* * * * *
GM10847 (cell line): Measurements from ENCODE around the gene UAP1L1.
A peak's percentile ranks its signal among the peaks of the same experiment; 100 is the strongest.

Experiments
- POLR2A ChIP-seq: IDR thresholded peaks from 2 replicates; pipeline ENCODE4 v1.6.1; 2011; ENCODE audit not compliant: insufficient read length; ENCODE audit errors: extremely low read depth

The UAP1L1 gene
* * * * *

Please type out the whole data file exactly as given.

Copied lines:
GM10847 (cell line): Measurements from ENCODE around the gene UAP1L1.
A peak's percentile ranks its signal among the peaks of the same experiment; 100 is the strongest.

Experiments
- POLR2A ChIP-seq: IDR thresholded peaks from 2 replicates; pipeline ENCODE4 v1.6.1; 2011; ENCODE audit not compliant: insufficient read length; ENCODE audit errors: extremely low read depth

The UAP1L1 gene